Sunday - Jun 25, 2017

Wizz Air plans a June IPO on the London Stock Exchange next month


Wizz Air plans a June IPO on the London Stock Exchange next month

In a recent statement, Budapest low-cost airline Wizz Air have announced their plans to launch an initial public offering on the stock exchange in London next month, where they hope to raise around €200 million.

If all goes according to plan, Wizz Air will use the proceeds of the IPO to first of all pop-up its balance sheet, and later acquire aircraft parts, with the balance going towards consolidating existing markets and establishing new ones.

The forthcoming stock flotation is expected to close a market value on Wizz Air with a market capitalisation of around £1 billion (€1.1 billion, $1.5 billion) and will mean freeing up some capital for the company’s principal investors, Phoenix, Arizona base Indigo Partners, whose founder William Franke is also chairman of the airline, whilst retaining a controlling interest.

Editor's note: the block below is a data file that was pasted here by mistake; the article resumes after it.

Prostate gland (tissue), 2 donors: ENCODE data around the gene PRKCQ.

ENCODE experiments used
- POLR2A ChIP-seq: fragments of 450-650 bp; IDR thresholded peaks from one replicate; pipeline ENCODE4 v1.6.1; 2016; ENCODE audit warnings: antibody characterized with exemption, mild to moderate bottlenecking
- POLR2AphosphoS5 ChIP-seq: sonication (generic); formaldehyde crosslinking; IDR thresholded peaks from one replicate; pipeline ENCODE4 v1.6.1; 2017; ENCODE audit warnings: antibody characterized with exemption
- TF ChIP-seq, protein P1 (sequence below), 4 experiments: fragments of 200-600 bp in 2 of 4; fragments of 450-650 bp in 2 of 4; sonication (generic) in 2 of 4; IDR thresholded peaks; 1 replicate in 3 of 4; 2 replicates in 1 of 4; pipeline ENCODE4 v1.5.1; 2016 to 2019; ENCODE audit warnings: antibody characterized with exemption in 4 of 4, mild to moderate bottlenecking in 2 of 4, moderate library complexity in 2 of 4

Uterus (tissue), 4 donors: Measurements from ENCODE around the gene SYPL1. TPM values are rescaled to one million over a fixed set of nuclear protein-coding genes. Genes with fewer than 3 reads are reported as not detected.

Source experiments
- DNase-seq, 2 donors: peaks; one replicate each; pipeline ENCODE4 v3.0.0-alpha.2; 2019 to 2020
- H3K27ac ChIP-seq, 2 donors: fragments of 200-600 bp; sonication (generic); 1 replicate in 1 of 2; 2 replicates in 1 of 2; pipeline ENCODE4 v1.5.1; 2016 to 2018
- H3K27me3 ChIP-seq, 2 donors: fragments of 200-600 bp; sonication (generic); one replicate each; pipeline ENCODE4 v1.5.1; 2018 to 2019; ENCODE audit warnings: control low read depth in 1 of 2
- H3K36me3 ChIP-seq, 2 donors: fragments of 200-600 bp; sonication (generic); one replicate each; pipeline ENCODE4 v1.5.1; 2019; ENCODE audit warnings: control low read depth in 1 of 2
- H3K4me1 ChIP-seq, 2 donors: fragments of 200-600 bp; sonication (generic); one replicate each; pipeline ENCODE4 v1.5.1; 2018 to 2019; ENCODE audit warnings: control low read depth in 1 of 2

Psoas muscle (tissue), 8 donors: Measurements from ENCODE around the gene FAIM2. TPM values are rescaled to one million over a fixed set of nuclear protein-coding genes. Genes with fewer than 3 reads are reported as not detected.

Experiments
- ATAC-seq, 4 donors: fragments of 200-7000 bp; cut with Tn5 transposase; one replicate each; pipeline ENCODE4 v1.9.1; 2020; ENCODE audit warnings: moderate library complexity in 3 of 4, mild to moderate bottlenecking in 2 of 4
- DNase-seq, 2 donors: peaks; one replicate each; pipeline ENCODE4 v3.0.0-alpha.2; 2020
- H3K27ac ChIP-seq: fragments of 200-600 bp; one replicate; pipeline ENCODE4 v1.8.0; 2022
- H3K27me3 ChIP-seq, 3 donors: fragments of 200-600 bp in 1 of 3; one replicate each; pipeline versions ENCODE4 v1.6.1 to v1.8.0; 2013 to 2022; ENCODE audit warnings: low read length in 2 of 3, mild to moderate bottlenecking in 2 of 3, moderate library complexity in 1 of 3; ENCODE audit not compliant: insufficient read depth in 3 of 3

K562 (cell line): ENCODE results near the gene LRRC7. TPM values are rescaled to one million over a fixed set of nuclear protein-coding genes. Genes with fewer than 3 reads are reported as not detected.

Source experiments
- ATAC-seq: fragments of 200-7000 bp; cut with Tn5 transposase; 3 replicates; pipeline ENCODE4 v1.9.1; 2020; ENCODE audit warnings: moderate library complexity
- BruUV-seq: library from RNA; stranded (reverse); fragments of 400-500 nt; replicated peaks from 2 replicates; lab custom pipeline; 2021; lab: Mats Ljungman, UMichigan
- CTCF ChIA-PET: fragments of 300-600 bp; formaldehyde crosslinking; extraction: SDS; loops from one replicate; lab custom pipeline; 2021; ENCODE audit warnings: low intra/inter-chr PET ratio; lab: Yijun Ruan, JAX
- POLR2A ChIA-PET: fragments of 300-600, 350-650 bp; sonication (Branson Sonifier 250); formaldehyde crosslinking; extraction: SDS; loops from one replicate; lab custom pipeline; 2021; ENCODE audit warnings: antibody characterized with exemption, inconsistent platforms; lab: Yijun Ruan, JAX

Wizz Air was founded in 2004 by Hungarian entrepreneur Jozsef Varadi, who acts as the airline’s chief executive; Varadi brought with him long experience of the airline industry in Eastern Europe, having spent a number of years with the now-defunct Hungarian state airline Malev before forming Wizz Air.

According to Varadi, Wizz Air is currently in an excellent position for growth with Eastern European low-cost carriers having only achieved 20 per cent market penetration in Central and eastern Europe, slightly less than half than what their counterparts in –Western Europe have achieved, despite the collapse of Malev in 2012.

Close to fourteen million passengers flew with Wizz Air in the 2013-14 financial year, bringing in reported revenue of €1 billion in the year that ended on March 31st, 2014, signifying an increase in profit of 19 per cent from the previous financial year, while net profit rose by an outstanding 193 per cent to €89 million.

Wizz Air, who prefer to lease their aircraft rather than own them, had already made public their plans to increase its fleet of Airbus narrow-body aircraft from 50 to 82 by 2017, irrespective of the results of the IPO.

According to Mike Powell, Wizz Air’s finance director, anticipation is high that the transparency requirements that the company will required to adhere to after the IPO should significantly enhance their credit standing, bringing with it an immediate positive effect on their aircraft rental costs.

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